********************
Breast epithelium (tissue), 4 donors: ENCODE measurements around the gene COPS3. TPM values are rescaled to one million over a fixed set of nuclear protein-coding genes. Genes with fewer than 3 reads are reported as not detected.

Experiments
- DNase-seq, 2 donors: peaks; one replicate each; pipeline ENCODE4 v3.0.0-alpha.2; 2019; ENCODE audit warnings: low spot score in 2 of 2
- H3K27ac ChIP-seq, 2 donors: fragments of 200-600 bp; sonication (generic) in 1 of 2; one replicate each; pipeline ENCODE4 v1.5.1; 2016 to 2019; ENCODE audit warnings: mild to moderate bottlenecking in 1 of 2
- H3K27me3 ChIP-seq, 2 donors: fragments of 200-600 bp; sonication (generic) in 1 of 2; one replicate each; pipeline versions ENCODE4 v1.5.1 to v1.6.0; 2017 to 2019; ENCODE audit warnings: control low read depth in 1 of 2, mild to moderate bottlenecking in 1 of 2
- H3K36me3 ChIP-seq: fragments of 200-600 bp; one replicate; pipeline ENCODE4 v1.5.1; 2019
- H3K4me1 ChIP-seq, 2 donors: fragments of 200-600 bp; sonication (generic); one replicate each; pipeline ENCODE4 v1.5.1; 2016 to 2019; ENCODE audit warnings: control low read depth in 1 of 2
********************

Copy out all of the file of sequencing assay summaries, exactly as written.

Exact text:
Breast epithelium (tissue), 4 donors: ENCODE measurements around the gene COPS3. TPM values are rescaled to one million over a fixed set of nuclear protein-coding genes. Genes with fewer than 3 reads are reported as not detected.

Experiments
- DNase-seq, 2 donors: peaks; one replicate each; pipeline ENCODE4 v3.0.0-alpha.2; 2019; ENCODE audit warnings: low spot score in 2 of 2
- H3K27ac ChIP-seq, 2 donors: fragments of 200-600 bp; sonication (generic) in 1 of 2; one replicate each; pipeline ENCODE4 v1.5.1; 2016 to 2019; ENCODE audit warnings: mild to moderate bottlenecking in 1 of 2
- H3K27me3 ChIP-seq, 2 donors: fragments of 200-600 bp; sonication (generic) in 1 of 2; one replicate each; pipeline versions ENCODE4 v1.5.1 to v1.6.0; 2017 to 2019; ENCODE audit warnings: control low read depth in 1 of 2, mild to moderate bottlenecking in 1 of 2
- H3K36me3 ChIP-seq: fragments of 200-600 bp; one replicate; pipeline ENCODE4 v1.5.1; 2019
- H3K4me1 ChIP-seq, 2 donors: fragments of 200-600 bp; sonication (generic); one replicate each; pipeline ENCODE4 v1.5.1; 2016 to 2019; ENCODE audit warnings: control low read depth in 1 of 2